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With the omnipresent smartphone making its way into the workplace, employers have tried to address some of the concerns that come along with such devices. Secretly recording the conversations of others with a cell phone can be very easy given today’s discrete technology. Predictably, many employers would (and do) take issue with such activity.  Moreover, such activity is illegal under Maryland law.  On the other hand, one federal agency—the National Labor Relations Board (“NLRB” or “the Board”)—asserts that employees should have the right to secretly record others as an exercise of their rights in the workplace.  This divergence between federal and state law leaves Maryland employers in a difficult position.

On February 24, 2017, the United States Court of Appeals for the Second Circuit heard oral argument in the appeal of an NLRB decision regarding Whole Foods’ policy on “Team Member Recordings.” Whole Foods Market, Inc., 363 NLRB No. 87 (Dec. 24, 2015). Whole Foods is hoping the Second Circuit will overturn the Board’s ruling which found that its policy against recording conversations without prior approval violated the National Labor Relations Act (“NLRA”).

Federal Law and the Whole Foods Decision

Section 7 of NLRA provides certain rights to employees. Among those is the right to participate in concerted activities for mutual aid and protection. Essentially, employees are allowed to take steps for their own benefit where they feel there is an issue in the workplace. Sometimes employer policies are at odds with actions that the NLRA protects.

The NLRB is responsible for determining the lawfulness of employer policies and actions. Recently, the Board has asserted that a broad array of activities fall under the protections of Section 7, including recording in the workplace. Section 7 does not specifically enumerate all examples of protected activity. Concerted activity for mutual aid and protection may take a traditional form such as a strike or petition. However, the NLRB has expanded the interpretation of Section 7 to include activities that employers often seek to prohibit.

Whole Foods’ policy prohibited unconsented recording of others. The policy was in place because Whole Foods thought that employees and management alike would feel more open to expressing their opinions and concerns without the fear of being secretly recorded. In a case which arose in New York, the NLRB rejected Whole Foods’ policy, holding that this policy effectively chilled the rights of workers to record and document illegal practices in their workplaces. The relevant part of the policy stated:

It is a violation of Whole Foods Market policy to record conversations with a tape recorder or other recording device (including a cell phone or any electronic device) unless prior approval is received from your store or facility leadership. The purpose of this policy is to eliminate a chilling effect on the expression of views that may exist when one person is concerned that his or her conversation with another is being secretly recorded. This concern can inhibit spontaneous and honest dialogue especially when sensitive or confidential matters are being discussed.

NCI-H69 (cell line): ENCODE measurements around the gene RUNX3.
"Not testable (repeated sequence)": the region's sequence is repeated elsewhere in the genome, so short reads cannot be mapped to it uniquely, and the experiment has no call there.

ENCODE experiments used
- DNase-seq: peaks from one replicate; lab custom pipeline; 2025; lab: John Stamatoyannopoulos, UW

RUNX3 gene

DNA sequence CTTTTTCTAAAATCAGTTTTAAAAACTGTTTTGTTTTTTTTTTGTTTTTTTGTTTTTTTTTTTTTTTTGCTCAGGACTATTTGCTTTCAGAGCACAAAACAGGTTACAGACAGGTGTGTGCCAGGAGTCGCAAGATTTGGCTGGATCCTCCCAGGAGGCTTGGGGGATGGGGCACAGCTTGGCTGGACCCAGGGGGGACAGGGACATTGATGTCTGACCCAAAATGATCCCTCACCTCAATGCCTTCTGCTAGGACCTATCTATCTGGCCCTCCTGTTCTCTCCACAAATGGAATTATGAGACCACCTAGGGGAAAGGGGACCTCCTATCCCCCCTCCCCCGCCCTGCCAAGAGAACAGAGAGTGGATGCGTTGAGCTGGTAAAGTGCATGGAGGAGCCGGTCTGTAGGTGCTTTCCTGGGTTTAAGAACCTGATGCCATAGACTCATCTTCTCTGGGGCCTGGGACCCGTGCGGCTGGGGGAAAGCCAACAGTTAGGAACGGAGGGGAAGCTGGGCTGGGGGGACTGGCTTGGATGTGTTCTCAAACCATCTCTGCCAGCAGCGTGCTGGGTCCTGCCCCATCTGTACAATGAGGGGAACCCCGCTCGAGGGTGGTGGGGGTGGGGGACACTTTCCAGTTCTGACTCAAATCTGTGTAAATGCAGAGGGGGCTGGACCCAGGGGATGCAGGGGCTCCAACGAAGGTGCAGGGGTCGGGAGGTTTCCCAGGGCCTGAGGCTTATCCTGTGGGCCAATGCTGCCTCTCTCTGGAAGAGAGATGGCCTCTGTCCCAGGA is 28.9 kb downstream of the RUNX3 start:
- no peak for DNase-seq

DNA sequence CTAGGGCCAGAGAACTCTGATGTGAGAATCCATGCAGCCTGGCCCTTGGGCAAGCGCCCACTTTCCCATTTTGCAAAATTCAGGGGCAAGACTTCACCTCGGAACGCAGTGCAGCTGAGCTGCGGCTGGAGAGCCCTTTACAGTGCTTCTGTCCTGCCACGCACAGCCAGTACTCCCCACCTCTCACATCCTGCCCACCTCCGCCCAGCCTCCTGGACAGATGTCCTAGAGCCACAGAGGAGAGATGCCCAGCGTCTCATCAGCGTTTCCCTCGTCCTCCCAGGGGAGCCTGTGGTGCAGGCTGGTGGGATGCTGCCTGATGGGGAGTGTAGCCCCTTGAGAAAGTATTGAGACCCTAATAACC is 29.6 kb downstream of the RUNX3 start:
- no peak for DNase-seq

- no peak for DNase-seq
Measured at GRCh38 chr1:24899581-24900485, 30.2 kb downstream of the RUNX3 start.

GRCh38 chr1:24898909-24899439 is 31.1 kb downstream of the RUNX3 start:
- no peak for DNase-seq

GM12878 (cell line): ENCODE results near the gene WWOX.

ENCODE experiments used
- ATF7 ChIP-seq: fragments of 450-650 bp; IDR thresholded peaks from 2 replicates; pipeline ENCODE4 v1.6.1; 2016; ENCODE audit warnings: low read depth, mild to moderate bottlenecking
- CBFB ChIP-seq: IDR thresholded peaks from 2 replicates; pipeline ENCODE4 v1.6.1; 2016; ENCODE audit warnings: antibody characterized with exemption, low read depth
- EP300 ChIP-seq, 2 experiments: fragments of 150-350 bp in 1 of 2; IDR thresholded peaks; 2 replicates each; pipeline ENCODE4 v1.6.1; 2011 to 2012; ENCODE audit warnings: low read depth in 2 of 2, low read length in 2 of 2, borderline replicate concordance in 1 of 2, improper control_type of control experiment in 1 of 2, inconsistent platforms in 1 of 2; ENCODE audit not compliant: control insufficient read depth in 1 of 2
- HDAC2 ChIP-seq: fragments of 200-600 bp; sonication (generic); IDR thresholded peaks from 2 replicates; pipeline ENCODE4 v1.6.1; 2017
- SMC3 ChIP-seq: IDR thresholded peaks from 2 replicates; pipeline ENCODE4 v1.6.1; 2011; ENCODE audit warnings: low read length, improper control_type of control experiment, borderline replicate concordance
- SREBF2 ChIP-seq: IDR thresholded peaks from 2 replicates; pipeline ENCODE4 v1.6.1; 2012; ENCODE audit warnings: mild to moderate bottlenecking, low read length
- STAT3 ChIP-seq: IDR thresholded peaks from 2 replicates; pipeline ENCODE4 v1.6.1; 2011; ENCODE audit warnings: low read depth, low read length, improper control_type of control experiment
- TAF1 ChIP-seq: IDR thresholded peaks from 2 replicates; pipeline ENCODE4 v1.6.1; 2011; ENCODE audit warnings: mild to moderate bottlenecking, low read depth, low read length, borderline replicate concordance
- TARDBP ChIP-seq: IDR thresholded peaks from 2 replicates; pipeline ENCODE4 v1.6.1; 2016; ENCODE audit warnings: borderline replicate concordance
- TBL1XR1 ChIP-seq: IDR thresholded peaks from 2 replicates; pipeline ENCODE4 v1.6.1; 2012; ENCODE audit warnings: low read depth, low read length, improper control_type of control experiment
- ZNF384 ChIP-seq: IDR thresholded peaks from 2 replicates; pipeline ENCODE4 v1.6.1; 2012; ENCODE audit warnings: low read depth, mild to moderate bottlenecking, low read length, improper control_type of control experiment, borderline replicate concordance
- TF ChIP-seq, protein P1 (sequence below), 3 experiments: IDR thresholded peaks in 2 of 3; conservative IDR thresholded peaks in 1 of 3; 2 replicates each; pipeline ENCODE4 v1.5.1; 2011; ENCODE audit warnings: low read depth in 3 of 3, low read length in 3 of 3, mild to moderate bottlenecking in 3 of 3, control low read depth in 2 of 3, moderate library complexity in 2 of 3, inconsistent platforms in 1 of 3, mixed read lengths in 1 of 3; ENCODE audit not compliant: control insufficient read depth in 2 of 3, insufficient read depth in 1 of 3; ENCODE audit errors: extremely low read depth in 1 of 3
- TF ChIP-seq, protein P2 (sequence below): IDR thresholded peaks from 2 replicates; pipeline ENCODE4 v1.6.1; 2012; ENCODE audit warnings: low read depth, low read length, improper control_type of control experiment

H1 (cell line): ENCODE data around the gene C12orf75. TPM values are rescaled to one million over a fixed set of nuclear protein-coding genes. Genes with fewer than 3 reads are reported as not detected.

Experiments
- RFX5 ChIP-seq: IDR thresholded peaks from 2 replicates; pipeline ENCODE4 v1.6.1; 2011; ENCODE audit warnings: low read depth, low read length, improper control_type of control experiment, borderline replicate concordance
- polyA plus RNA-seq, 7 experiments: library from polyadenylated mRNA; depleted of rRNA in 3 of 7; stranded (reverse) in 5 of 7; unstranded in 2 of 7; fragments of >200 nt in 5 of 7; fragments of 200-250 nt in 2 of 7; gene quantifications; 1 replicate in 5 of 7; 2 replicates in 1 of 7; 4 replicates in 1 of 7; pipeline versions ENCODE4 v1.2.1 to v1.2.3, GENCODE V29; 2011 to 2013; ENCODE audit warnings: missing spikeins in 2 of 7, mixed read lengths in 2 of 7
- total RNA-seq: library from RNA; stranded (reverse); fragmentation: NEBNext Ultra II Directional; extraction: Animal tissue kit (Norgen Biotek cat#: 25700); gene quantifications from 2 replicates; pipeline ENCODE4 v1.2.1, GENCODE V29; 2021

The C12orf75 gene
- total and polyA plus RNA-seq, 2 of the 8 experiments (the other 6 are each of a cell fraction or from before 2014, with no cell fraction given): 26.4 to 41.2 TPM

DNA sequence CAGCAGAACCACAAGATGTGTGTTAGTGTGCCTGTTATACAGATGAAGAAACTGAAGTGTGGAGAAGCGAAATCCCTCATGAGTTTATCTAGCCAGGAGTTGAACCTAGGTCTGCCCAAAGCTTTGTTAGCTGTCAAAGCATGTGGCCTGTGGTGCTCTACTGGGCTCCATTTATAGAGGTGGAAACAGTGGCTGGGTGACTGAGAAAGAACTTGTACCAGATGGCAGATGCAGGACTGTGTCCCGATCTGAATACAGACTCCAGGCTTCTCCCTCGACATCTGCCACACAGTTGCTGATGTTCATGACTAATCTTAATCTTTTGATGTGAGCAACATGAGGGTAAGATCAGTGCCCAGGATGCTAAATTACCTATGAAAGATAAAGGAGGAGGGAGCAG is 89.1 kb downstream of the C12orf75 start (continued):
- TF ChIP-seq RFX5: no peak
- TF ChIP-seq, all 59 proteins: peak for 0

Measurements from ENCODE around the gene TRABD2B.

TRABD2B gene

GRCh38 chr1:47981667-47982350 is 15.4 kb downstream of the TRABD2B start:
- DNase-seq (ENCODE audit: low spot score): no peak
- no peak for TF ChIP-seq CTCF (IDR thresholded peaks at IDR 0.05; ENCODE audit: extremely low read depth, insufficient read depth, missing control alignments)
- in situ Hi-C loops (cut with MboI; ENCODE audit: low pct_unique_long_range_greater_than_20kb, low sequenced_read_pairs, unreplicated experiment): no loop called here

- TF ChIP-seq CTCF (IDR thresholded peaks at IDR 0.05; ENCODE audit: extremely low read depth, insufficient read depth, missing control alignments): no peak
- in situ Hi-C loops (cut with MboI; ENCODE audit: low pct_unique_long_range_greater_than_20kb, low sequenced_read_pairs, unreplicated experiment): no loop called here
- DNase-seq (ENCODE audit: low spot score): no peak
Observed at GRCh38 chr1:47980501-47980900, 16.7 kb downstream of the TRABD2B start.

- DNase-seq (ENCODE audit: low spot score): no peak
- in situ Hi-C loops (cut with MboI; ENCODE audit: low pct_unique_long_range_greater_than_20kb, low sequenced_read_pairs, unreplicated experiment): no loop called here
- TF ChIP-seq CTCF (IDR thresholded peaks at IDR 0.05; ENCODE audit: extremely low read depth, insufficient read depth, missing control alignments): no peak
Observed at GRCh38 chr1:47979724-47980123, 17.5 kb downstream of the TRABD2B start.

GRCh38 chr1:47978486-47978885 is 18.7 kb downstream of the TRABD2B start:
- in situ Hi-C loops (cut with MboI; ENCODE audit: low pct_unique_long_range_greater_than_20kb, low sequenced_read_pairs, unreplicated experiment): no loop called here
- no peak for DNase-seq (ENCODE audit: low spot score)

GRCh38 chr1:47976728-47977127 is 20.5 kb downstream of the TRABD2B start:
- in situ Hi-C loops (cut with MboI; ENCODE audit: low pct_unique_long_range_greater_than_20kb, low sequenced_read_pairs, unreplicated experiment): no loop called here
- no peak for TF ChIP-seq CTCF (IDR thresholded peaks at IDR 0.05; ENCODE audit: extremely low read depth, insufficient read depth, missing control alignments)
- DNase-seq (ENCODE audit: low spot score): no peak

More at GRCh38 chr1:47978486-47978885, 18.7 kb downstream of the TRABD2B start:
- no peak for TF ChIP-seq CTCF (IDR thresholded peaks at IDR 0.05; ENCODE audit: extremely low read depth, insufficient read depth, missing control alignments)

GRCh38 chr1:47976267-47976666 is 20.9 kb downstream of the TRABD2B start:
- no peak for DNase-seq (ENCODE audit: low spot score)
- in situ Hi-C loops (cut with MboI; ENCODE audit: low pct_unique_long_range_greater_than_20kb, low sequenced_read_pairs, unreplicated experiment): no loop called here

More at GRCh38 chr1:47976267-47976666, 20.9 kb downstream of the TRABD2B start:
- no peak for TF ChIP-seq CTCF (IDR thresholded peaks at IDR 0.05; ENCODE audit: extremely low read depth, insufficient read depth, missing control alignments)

The Board found that even though Whole Foods’ policy was well-intentioned, its chilling effect on worker rights was a violation of Section 7 of the NLRA.

Rules that may be intuitive to businesses seeking to limit harmful or distracting interactions in and out of the workplace can violate the NLRA. Here are a few examples of recording policies that the Board has found to violate Section 7:

“Taking unauthorized pictures or video on company property is prohibited.”

“No employee shall use any recording device including but not limited to, audio, video, or digital for the purpose of recording any employee or operation…”

“A total ban on use or possession of personal electronic equipment on Employer property.”

Maryland Law and Whole Foods’ Impact

Maryland’s Wiretapping Law requires the consent of all parties being recorded. See MD Code, Courts and Judicial Proceedings, § 10-402 (2017). While some states do not require the consent of all parties (like the District of Columbia), Maryland requires such consent.   It is therefore illegal under Maryland law for coworkers, managers, or anyone else in the workplace to have their conversations recorded without their permission. Nonconsensual recording can result in criminal and/or civil penalties.

The activity deemed “protected” by the NLRB would conflict with state laws and the NLRA. In a short footnote, the Board stated:

The Respondent also argues that nonconsensual recording is unlawful in many of the states in which it operates.  The Respondent’s rules, however, are not limited to stores in those states; they apply companywide. Moreover, the Respondent’s rules do not refer to those laws and do not specify that the recording restrictions are limited to recording that does not comply with State law.

The Board therefore held that Whole Foods’ policy was too broad, not tailored to adhere to state wiretapping laws and, therefore, violated employee Section 7 rights.

So where does that leave employers in Maryland, and 12 other states with similar wiretapping restrictions? Can businesses justify their restrictions based on state laws or do the NLRA’s Section 7 protections override state laws?

The Whole Foods appeal may provide guidance on this significant conflict between the NLRA and state wiretapping laws. Until that clarity has been fleshed out, employers must remain aware of this conflict and assess whether any changes should be made in their policies and how those policies are to be enforced.

For more information or questions related to your labor and employment law issues, feel free to contact the Labor and Employment practice group at Ferguson, Schetelich & Ballew, P.A.


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